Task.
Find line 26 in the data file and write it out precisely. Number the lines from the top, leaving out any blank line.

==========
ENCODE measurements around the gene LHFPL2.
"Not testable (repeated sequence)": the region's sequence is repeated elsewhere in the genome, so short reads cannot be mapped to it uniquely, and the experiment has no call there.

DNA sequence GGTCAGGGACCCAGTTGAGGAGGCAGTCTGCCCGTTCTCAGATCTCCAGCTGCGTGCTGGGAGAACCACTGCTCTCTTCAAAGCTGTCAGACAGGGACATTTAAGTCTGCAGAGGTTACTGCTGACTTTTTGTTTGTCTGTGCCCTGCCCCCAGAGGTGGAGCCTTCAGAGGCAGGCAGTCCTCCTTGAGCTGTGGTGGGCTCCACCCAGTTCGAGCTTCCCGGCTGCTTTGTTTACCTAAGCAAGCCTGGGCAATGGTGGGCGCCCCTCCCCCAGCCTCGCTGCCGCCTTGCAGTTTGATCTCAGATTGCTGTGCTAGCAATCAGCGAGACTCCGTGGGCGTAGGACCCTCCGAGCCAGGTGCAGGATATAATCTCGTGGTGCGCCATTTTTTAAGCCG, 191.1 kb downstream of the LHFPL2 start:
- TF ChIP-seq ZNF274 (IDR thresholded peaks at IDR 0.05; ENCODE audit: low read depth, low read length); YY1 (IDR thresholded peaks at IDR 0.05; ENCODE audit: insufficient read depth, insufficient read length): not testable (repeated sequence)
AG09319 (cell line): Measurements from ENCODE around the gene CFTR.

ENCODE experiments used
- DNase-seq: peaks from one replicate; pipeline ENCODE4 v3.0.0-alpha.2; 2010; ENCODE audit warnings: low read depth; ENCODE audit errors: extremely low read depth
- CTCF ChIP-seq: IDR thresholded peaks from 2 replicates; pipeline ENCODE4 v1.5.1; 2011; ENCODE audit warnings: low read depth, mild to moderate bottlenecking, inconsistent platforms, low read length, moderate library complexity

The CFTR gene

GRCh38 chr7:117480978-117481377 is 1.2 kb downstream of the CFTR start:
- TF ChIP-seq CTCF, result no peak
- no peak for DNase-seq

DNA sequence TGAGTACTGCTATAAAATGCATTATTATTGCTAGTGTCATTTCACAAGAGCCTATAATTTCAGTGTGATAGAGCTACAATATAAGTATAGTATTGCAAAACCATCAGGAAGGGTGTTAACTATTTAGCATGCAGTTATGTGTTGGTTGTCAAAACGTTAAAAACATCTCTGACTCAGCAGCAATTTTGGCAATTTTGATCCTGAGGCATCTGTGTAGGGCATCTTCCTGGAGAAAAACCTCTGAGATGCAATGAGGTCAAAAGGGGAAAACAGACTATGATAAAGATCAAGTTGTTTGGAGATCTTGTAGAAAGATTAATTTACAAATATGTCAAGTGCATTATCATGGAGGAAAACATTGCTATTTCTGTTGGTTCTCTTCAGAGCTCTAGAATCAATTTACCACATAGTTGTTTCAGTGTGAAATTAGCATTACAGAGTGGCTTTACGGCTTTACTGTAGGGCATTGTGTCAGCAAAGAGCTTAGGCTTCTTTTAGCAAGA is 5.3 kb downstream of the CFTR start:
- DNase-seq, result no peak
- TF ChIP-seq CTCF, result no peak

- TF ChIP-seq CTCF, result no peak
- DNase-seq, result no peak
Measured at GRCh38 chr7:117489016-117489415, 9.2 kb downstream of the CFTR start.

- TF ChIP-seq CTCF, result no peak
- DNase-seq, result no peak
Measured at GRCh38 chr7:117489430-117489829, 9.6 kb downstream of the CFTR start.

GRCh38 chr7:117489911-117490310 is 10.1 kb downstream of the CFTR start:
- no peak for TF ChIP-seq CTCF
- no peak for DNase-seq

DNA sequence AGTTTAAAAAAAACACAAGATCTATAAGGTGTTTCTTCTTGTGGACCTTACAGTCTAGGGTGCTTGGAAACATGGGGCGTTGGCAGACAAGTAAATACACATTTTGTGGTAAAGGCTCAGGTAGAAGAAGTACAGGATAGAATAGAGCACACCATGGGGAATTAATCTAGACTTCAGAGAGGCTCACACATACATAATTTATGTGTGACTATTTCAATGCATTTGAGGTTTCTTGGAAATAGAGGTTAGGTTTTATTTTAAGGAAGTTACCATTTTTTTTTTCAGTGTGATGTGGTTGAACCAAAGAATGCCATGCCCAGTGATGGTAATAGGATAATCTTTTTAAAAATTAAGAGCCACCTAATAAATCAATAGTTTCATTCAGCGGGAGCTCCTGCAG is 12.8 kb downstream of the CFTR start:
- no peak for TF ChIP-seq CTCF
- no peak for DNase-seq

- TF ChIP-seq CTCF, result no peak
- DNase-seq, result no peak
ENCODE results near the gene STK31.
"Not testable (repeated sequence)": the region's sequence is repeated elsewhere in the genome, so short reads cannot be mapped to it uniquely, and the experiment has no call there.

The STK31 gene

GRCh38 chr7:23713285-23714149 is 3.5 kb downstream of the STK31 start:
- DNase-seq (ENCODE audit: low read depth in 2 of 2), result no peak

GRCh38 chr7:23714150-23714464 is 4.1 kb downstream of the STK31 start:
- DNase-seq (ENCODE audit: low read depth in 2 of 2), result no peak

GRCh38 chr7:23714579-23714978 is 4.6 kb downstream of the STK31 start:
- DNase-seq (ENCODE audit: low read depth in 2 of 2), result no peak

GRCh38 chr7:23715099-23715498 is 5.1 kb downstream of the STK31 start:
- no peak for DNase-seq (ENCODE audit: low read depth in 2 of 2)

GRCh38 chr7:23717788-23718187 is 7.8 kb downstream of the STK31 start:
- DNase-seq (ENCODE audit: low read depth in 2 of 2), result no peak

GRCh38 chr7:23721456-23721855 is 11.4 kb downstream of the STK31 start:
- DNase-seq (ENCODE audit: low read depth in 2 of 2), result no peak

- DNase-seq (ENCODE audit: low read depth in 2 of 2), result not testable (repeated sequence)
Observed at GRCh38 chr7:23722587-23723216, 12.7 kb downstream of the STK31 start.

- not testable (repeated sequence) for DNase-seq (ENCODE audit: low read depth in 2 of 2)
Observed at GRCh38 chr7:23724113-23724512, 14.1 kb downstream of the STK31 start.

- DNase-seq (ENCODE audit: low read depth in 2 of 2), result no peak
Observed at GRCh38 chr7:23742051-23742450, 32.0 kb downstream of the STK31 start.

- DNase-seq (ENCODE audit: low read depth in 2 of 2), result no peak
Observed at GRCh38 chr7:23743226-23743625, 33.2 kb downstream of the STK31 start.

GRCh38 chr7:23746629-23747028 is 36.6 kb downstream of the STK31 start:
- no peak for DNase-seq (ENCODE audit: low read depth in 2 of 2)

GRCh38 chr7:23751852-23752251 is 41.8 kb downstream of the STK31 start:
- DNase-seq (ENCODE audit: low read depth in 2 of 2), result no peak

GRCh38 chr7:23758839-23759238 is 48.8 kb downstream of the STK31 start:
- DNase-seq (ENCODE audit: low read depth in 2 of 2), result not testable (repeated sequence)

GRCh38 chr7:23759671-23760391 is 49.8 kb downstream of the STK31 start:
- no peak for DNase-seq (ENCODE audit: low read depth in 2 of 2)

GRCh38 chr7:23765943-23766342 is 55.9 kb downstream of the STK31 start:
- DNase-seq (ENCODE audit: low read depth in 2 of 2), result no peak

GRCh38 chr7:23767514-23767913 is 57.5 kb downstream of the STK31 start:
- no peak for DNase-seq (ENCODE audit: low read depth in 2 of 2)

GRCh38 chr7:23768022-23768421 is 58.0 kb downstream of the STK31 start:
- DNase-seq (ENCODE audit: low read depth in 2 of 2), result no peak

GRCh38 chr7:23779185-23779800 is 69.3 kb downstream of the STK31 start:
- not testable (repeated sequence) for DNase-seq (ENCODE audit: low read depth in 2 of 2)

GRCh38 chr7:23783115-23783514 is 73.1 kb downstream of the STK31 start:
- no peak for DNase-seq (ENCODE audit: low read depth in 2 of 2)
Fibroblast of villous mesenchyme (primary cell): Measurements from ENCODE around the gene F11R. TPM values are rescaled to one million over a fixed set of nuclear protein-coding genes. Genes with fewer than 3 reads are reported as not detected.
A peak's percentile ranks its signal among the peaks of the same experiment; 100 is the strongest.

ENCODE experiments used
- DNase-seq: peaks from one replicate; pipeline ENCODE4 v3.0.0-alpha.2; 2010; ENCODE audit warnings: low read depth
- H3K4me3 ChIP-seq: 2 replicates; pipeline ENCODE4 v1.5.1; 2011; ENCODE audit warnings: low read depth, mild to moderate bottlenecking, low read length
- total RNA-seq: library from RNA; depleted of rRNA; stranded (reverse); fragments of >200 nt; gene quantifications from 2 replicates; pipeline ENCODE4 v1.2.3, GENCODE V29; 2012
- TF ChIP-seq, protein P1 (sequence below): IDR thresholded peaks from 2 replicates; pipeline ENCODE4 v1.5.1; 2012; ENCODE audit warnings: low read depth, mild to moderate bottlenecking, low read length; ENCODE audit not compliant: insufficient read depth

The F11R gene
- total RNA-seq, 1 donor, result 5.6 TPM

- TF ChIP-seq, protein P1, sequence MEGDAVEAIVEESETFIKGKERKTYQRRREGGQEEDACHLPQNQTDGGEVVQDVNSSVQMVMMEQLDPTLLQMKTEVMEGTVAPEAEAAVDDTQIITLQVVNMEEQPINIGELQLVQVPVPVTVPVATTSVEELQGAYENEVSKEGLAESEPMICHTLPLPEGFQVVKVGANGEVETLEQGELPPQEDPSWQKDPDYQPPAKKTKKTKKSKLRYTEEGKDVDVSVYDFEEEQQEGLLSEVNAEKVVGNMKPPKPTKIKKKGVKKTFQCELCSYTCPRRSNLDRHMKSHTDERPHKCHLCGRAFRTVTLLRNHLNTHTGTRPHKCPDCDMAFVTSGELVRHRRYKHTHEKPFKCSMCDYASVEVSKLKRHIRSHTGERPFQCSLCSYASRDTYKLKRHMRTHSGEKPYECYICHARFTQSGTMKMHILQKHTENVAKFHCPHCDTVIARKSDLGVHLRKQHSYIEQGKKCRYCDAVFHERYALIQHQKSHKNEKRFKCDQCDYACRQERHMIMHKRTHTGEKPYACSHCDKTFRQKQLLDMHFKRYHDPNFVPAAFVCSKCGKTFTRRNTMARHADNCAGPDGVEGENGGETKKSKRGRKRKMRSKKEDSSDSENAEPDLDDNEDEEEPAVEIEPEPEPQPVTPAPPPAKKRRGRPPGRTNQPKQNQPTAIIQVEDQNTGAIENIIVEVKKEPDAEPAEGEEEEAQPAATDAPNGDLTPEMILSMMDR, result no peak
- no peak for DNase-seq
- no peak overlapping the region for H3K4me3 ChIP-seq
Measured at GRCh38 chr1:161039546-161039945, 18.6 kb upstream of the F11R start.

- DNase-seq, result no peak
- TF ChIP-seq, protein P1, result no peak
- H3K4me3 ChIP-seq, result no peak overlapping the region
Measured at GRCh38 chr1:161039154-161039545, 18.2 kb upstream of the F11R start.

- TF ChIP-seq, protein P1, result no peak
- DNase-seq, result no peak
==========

- no peak for TF ChIP-seq CTCF